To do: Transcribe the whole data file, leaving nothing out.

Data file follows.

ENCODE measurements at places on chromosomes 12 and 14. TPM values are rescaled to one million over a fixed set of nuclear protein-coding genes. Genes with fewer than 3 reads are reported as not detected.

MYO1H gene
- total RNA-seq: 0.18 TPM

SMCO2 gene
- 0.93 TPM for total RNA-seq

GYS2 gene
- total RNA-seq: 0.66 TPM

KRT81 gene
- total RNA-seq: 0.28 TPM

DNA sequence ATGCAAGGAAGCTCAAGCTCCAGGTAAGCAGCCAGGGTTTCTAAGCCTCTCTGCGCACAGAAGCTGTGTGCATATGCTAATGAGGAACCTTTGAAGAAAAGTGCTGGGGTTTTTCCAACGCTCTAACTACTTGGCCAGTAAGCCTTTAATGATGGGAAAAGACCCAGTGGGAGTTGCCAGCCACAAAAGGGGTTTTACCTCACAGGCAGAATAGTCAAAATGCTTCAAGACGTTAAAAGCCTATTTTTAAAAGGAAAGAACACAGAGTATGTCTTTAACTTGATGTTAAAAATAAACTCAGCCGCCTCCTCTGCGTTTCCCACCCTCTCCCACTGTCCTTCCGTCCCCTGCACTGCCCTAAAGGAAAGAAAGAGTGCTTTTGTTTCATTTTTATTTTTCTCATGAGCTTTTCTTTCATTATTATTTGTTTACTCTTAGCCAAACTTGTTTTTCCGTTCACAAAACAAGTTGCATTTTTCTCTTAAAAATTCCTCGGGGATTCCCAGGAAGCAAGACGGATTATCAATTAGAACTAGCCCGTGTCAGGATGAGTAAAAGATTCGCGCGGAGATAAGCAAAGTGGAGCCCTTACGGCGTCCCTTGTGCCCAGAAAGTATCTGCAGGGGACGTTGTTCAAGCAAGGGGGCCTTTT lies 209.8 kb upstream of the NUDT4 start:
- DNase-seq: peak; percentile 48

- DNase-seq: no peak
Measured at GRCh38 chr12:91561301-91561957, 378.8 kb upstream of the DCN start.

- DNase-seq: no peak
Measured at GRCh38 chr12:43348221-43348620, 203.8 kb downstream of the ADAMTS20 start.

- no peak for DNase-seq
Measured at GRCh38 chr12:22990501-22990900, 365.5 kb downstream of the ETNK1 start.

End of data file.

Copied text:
ENCODE measurements at places on chromosomes 12 and 14. TPM values are rescaled to one million over a fixed set of nuclear protein-coding genes. Genes with fewer than 3 reads are reported as not detected.

MYO1H gene
- total RNA-seq: 0.18 TPM

SMCO2 gene
- 0.93 TPM for total RNA-seq

GYS2 gene
- total RNA-seq: 0.66 TPM

KRT81 gene
- total RNA-seq: 0.28 TPM

DNA sequence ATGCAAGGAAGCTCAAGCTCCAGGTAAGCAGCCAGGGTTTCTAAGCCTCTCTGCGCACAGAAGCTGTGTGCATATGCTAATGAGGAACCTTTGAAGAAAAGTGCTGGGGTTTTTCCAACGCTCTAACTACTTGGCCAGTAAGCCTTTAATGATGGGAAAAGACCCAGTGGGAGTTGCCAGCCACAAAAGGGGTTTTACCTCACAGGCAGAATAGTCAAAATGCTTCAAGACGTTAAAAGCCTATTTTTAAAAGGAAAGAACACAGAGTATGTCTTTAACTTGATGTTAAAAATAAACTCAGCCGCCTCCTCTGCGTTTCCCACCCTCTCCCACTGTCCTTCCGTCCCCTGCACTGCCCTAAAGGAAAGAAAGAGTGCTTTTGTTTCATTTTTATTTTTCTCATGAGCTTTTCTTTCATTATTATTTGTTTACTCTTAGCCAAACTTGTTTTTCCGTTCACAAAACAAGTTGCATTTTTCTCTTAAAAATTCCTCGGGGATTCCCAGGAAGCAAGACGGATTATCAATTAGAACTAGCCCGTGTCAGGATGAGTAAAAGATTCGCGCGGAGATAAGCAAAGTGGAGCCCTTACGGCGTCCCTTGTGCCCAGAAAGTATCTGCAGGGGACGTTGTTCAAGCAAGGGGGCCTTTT lies 209.8 kb upstream of the NUDT4 start:
- DNase-seq: peak; percentile 48

- DNase-seq: no peak
Measured at GRCh38 chr12:91561301-91561957, 378.8 kb upstream of the DCN start.

- DNase-seq: no peak
Measured at GRCh38 chr12:43348221-43348620, 203.8 kb downstream of the ADAMTS20 start.

- no peak for DNase-seq
Measured at GRCh38 chr12:22990501-22990900, 365.5 kb downstream of the ETNK1 start.